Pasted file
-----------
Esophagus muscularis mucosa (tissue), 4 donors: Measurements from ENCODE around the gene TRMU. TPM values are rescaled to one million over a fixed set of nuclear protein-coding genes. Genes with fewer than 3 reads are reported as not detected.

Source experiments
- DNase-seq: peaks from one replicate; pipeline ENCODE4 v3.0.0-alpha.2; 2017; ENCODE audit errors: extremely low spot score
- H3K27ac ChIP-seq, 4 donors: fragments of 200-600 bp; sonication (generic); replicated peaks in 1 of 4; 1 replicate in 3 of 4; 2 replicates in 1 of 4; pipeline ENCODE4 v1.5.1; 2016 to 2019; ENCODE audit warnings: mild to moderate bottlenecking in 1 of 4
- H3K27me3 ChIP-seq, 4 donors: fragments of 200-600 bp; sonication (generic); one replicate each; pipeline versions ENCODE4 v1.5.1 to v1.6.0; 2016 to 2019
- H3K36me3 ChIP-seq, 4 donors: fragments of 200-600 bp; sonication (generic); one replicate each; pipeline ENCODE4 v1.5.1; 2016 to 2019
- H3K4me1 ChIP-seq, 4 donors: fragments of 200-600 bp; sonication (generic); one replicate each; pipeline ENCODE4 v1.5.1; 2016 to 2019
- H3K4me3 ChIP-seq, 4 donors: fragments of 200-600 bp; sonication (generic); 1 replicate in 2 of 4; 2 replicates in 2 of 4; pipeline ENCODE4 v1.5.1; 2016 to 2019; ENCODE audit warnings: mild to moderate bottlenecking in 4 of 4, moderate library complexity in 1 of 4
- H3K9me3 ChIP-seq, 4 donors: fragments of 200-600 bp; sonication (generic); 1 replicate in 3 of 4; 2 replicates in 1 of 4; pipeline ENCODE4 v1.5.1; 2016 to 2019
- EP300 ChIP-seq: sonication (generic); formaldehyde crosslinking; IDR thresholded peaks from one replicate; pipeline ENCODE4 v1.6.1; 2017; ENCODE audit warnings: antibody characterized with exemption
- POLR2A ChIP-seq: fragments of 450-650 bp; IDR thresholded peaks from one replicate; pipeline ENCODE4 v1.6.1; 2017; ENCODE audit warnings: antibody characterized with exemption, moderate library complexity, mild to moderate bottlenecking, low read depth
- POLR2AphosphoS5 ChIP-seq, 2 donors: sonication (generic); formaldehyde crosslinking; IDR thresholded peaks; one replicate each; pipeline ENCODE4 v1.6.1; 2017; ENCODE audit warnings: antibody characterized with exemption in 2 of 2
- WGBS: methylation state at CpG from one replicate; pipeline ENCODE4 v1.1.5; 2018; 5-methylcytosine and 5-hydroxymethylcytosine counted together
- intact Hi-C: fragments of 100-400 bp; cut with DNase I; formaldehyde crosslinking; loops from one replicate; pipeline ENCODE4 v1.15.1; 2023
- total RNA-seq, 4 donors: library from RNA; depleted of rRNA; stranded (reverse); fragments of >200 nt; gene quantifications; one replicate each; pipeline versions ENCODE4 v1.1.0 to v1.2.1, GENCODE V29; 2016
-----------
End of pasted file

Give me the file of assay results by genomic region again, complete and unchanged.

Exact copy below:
Esophagus muscularis mucosa (tissue), 4 donors: Measurements from ENCODE around the gene TRMU. TPM values are rescaled to one million over a fixed set of nuclear protein-coding genes. Genes with fewer than 3 reads are reported as not detected.

Source experiments
- DNase-seq: peaks from one replicate; pipeline ENCODE4 v3.0.0-alpha.2; 2017; ENCODE audit errors: extremely low spot score
- H3K27ac ChIP-seq, 4 donors: fragments of 200-600 bp; sonication (generic); replicated peaks in 1 of 4; 1 replicate in 3 of 4; 2 replicates in 1 of 4; pipeline ENCODE4 v1.5.1; 2016 to 2019; ENCODE audit warnings: mild to moderate bottlenecking in 1 of 4
- H3K27me3 ChIP-seq, 4 donors: fragments of 200-600 bp; sonication (generic); one replicate each; pipeline versions ENCODE4 v1.5.1 to v1.6.0; 2016 to 2019
- H3K36me3 ChIP-seq, 4 donors: fragments of 200-600 bp; sonication (generic); one replicate each; pipeline ENCODE4 v1.5.1; 2016 to 2019
- H3K4me1 ChIP-seq, 4 donors: fragments of 200-600 bp; sonication (generic); one replicate each; pipeline ENCODE4 v1.5.1; 2016 to 2019
- H3K4me3 ChIP-seq, 4 donors: fragments of 200-600 bp; sonication (generic); 1 replicate in 2 of 4; 2 replicates in 2 of 4; pipeline ENCODE4 v1.5.1; 2016 to 2019; ENCODE audit warnings: mild to moderate bottlenecking in 4 of 4, moderate library complexity in 1 of 4
- H3K9me3 ChIP-seq, 4 donors: fragments of 200-600 bp; sonication (generic); 1 replicate in 3 of 4; 2 replicates in 1 of 4; pipeline ENCODE4 v1.5.1; 2016 to 2019
- EP300 ChIP-seq: sonication (generic); formaldehyde crosslinking; IDR thresholded peaks from one replicate; pipeline ENCODE4 v1.6.1; 2017; ENCODE audit warnings: antibody characterized with exemption
- POLR2A ChIP-seq: fragments of 450-650 bp; IDR thresholded peaks from one replicate; pipeline ENCODE4 v1.6.1; 2017; ENCODE audit warnings: antibody characterized with exemption, moderate library complexity, mild to moderate bottlenecking, low read depth
- POLR2AphosphoS5 ChIP-seq, 2 donors: sonication (generic); formaldehyde crosslinking; IDR thresholded peaks; one replicate each; pipeline ENCODE4 v1.6.1; 2017; ENCODE audit warnings: antibody characterized with exemption in 2 of 2
- WGBS: methylation state at CpG from one replicate; pipeline ENCODE4 v1.1.5; 2018; 5-methylcytosine and 5-hydroxymethylcytosine counted together
- intact Hi-C: fragments of 100-400 bp; cut with DNase I; formaldehyde crosslinking; loops from one replicate; pipeline ENCODE4 v1.15.1; 2023
- total RNA-seq, 4 donors: library from RNA; depleted of rRNA; stranded (reverse); fragments of >200 nt; gene quantifications; one replicate each; pipeline versions ENCODE4 v1.1.0 to v1.2.1, GENCODE V29; 2016